Back when my wife and I were expecting our third son, we made multiple shopping trips to both big-box retail as well as smaller specialty stores.
Through our experiences with our previous children, we now knew what items we needed to buy in hopes that it would make the life of our expecting son’s newborn and toddler years just a little bit easier. One of the first stores we visited was Babies R Us, driven in part by a few gift cards we’d received from family and friends.
As a marketer by trade and an early adopter of social media, I had gotten into the habit of checking into retail locations on apps like Foursquare, Yelp and Facebook. The chance of finding a hidden deal or discount is exciting enough to keep that habit in the top of my mind.
As we walked into the store, I habitually checked in on Foursquare – one of the more popular location-based apps that captures consumer attention in large part through the use of game mechanics. When I did this, I was delighted to find that my check-in had unlocked a digital coupon for $25 off of a $100 purchase of clothes, shoes or accessories.
This was exciting. My wife and I make a point to be bargain shoppers and knowing that we had lots of baby accessories to buy, we were delighted to dig up this little location-based treasure.
But what happened next was an utter disappointment and a brand experience that has stuck with me for the past two-and-a-half years.
When we finally made it the checkout line, arms full of baby loot, the polite older lady cashier was stumped. When I showed her the coupon on my smart phone, she admitted that she had never seen a customer bring in this type of deal to the counter before.
When I explained it was a deal on Foursquare that her company had set up and I had unlocked, it became clear that she had no idea what Foursquare even was or how it could produce a coupon on my mobile device.
To her credit, she believed that it was a legit promotion. I was able to show her the date and address of the exact Babies R Us we were at where the location-based marketing offer had been promised.
What she couldn’t figure out was how to actually enter the deal into the cash register.
And so, we waited as she called for reinforcements…
After a few minutes, we were greeted by the store manager, a kind and slightly younger lady who wanted to make things right.
She curiously looked at the deal on my phone while a puzzled expression crossed her face, much in the same way as the checkout clerk before her. Once again, the manager had never seen this type of coupon before, but didn’t debate the legitimacy of the deal because all of the information was correct.
I smiled, put on my marketing hat and explained to her someone from her corporate marketing department had probably set up the deal with Foursquare directly.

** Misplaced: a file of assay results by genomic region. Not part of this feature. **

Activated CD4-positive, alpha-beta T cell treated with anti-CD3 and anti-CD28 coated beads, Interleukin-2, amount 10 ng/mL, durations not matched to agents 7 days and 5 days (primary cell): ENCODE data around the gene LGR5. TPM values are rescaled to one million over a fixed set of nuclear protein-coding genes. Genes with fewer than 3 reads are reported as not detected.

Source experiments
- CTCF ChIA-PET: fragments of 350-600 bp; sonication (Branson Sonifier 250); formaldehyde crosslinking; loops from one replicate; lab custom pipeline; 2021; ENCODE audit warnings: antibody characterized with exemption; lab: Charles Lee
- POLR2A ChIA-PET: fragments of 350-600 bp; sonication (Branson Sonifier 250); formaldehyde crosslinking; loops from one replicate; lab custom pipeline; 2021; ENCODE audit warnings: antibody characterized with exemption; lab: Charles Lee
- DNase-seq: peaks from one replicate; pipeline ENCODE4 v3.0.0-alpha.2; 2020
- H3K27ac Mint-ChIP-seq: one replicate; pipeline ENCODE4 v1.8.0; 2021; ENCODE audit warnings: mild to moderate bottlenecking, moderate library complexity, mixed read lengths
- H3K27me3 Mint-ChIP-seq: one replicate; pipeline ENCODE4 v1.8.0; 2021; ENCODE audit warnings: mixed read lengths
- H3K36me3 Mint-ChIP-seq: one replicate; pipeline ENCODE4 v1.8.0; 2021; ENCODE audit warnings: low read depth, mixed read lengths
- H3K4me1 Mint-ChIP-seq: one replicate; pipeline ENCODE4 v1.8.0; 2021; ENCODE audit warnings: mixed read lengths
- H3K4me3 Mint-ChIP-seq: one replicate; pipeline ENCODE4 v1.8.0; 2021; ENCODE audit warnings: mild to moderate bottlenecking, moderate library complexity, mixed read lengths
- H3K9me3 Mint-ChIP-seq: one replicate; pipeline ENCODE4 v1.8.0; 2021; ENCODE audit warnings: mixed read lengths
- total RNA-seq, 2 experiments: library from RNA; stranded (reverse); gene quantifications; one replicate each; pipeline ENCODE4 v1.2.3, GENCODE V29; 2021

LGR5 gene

Her response still sticks with me to this day: “Yeah, they do things like that all the time and never really tell us anything about it.”
After a few more moments, the manager left and sent in the assistant manager, a girl probably in her early 20’s who she said was more familiar with “the Twitter and the Facebook stuff.”
While she did indeed recognize Foursquare and had admittedly cashed in a Groupon deal earlier that day, she wasn’t able to figure out how to enter the discounted deal in the sale system.
Our deal was denied, and my wife and I left the store empty-handed and with empty hearts for the brand.
To the staff’s credit, they really did try to do the best they could with the available information they had. But Franchisees should always remember that your frontline employees can only provide the level of service that they have been trained to deliver. If your systems don’t align and retail staff are not privy to information about promotions from your specific franchise or even the corporate entity, disappointing customer experiences like my story are inevitable.
With that in mind, here are a few valuable lessons that franchisees can take to heart when thinking about leveraging location-based marketing strategies from our retail customer experience:
By all means — experiment with location-based marketing in your franchise system.When implemented wisely, I believe these types of tactics can work to increase customer happiness, retention, loyalty and referrals. Then again, if poorly implemented, the same tactics can leave your customers with a sour impression of your brand. The key to making it all work for the positive lies in how you execute marketing across your franchise operations.
Have you tried implementing location-based marketing in your stores? How did you get the word out to your retail-level associates?
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